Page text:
(originally on Steve Mueske’s website)

The following is an ongoing conversation with electronic composer Carlo Serafini.

The conversation began August 28, 2009.

I would like to thank Carlo for taking time out of his schedule to have this conversation with me.

You've spent your entire life pursuing music, early-on with private teachers and later through Berklee in America and the Conservatory of Music in Florence, Italy. Electronic music, it seems, has been an interest of yours for several decades; microtonal music, in particular, has been highly influential. What about electronic music, in a general sense, appeals to your creative nature? Have you always known music would be so influential to your development as a human being (your sense of "being in the world") or was there an event or series of events that triggered your decision to follow this path?

I wasn't born into a musical family. My first approach to music was when my younger brother asked for an electronic organ as a Christmas present. I think he played with it only for a few days so I started using it. My parents, seeing my interest for music, sent me to a piano teacher. I was lucky because he was a good one and wasn't a classical teacher. Of course we had to rent a piano and there I was, 16 years old, starting taking piano lessons (it is usually considered too late to start studying the piano at age 16 but I have always been a late bloomer!).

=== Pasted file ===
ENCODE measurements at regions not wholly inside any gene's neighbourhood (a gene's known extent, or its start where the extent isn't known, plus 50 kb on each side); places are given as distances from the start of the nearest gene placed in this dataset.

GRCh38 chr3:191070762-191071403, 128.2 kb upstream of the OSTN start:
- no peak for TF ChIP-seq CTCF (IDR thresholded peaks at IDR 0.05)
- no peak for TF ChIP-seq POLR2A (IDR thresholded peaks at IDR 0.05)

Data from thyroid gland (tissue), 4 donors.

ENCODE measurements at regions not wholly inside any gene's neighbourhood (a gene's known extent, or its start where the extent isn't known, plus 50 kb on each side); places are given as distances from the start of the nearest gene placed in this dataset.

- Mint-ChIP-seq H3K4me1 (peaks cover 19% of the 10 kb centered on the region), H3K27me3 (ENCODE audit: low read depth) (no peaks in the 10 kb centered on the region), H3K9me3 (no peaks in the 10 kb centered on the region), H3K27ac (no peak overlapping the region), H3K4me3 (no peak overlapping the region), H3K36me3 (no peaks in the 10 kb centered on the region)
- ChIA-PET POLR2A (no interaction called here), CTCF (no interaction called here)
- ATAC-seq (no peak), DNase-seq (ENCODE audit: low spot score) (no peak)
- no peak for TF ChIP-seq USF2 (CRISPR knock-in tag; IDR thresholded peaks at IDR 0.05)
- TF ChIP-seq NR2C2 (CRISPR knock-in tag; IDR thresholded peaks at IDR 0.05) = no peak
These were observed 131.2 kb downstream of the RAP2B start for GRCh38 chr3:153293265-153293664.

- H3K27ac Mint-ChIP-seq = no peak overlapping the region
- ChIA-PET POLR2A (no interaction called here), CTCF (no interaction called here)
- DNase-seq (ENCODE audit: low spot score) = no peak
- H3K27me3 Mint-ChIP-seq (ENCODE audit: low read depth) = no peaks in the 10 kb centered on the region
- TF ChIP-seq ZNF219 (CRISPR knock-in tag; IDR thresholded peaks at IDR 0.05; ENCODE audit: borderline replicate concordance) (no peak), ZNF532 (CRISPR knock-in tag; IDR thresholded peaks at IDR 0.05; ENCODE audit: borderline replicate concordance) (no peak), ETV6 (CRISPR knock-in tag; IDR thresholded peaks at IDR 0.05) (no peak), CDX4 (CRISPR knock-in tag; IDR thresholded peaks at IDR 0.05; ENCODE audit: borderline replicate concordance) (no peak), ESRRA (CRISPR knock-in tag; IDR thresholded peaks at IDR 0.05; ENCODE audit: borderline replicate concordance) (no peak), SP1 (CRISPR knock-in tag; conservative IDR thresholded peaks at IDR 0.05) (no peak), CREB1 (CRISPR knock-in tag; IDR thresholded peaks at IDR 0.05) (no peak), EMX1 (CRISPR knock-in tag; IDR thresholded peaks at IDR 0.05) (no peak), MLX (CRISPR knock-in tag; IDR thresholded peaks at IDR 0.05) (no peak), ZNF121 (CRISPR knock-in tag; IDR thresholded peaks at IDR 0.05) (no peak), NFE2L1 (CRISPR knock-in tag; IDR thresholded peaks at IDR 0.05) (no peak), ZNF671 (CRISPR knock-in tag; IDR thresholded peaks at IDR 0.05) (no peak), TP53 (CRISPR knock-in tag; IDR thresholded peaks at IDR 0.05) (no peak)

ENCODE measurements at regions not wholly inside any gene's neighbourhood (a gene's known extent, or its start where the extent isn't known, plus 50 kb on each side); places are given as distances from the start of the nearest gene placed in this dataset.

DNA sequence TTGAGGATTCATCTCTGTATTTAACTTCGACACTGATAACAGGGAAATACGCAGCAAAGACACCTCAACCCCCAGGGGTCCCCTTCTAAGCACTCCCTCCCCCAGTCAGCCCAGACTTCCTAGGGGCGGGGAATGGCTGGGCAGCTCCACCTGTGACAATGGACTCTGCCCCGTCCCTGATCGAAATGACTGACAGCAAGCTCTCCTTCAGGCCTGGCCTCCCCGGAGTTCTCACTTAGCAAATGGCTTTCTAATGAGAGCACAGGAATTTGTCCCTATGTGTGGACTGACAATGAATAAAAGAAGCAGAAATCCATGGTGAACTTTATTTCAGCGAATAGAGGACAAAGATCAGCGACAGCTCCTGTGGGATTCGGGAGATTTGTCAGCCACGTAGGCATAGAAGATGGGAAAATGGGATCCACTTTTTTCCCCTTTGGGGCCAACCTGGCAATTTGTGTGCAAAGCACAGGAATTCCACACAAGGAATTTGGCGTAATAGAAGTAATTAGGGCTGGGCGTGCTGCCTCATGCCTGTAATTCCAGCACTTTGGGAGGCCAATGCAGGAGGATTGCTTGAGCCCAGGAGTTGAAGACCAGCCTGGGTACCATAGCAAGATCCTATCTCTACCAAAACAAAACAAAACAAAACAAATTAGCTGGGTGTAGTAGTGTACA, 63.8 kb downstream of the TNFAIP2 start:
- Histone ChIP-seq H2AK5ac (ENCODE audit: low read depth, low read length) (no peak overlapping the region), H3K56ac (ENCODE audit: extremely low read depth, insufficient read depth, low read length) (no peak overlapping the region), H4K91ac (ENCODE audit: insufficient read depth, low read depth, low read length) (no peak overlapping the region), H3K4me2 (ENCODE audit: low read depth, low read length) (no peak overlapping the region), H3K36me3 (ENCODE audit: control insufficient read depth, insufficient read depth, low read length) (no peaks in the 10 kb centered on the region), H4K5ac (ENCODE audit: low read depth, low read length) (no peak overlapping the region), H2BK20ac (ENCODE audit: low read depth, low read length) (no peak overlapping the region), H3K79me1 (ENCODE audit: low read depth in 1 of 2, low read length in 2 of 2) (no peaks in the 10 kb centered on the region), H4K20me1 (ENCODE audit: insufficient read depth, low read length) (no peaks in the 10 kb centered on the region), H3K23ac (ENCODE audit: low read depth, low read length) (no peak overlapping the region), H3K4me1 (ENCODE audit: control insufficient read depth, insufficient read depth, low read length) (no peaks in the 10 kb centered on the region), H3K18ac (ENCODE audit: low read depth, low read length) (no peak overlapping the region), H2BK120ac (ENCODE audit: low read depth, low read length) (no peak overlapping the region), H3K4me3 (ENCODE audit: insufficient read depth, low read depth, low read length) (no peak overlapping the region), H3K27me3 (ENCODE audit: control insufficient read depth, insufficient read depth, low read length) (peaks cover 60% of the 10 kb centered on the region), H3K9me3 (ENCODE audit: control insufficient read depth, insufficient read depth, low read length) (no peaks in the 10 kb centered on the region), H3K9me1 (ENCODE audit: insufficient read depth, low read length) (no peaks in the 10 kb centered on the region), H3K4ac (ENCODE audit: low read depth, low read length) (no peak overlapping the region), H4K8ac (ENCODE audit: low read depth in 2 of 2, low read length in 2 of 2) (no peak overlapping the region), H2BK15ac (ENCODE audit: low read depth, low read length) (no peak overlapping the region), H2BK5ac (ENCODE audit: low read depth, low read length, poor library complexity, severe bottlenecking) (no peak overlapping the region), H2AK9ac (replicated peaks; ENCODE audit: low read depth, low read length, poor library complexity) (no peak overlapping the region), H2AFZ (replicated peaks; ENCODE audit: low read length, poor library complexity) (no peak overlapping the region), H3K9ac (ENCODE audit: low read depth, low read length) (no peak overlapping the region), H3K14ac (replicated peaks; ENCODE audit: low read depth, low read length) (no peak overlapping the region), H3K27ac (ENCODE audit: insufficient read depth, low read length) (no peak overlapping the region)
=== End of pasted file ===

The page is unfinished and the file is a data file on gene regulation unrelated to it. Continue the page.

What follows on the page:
After a few years I had already learned all I could learn from him so I stopped taking lessons and started playing in a few bands around Florence, and with that came my first electronic instruments; first an Italian-made electric piano, then a Fender Rhodes '73 and a Elka Rhapsody (you can read the article